Days After Apple Invests In China's Didi, Toyota Invests In Uber To Boost Car Leasing

Less than two weeks after Apple unveiledan unexpected $1 billion investment in China's Didi Chuxing, an amount some have speculated may be the cost of continuing "business as usual" for Apple's service offerings in China, moments ago Toyota unveiled that it would inject an undisclosed amount of funds in one of the most valuable private "Decacorns" in the US, Uber.

As Bloomberg reports, Toyota said it is making a strategic investment in Uber Technologies. The purpose behind the investment appears to be to expand the company's lease vertical as it will offer auto leases to the ride-hailing company’s drivers.

Uber declined to disclose the size of the investment. Toyota wasn’t immediately available for comment. By leasing Toyota cars, Uber will expand its existing program, which also includes Enterprise Holdings Inc.

BLoomberg adds that automakers have been developing alliances with the various global ride-hailing services, with one simple motive: to find partners that can help sell more cars. Gett Inc., an Uber rival in Tel Aviv, said on Tuesday that it raised $300 million from Germany’s Volkswagen AG. Daimler AG acquired a pair of ride-hailing startups in 2014.

In January, General Motors Co. invested $500 million into Lyft Inc., the second-largest U.S. ride-hailing service. GM leases vehicles to Lyft drivers in Chicago, and the companies plan to expand the program. As noted above, in a less obvious deal, Didi Chuxing, the Chinese car-booking giant, received a $1 billion investment from Apple Inc. this month.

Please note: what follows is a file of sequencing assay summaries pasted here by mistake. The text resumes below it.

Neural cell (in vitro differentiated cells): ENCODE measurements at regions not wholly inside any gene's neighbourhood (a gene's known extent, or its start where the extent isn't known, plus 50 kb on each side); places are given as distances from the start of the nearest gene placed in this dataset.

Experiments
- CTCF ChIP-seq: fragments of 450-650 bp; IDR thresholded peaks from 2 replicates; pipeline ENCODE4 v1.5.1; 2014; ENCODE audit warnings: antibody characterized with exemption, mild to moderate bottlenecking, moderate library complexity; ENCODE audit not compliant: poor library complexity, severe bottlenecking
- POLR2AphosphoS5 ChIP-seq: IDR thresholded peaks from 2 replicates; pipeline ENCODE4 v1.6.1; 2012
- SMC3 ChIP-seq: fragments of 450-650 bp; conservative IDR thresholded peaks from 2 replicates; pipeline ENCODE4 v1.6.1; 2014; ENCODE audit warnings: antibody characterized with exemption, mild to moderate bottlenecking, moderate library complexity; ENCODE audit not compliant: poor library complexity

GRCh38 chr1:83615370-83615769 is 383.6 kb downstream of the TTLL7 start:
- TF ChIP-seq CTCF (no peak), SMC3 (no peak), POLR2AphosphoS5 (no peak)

"Ridesharing has huge potential in terms of shaping the future of mobility. Through this collaboration with Uber, we would like to explore new ways of delivering secure, convenient and attractive mobility services to customers," Shigeki Tomoyama, senior managing officer of Toyota, said in a statement.

Indicatively as more car producers shift to a lease-only driven model, it means that the leasing cliff noted here recently will only get greater. The point is to delay the inevitable moment of repricing all those amortized cars to fair value on company balance sheets. Indeed as we noted in "Deflation Is Coming To The Auto Industry As Used Car Prices Drop, Off-Lease Deluge Looms", the best way to avoid recognizing a lease is to replace it with one or more new leases. That is precisely what Toyota hopes to do with its Uber investment.


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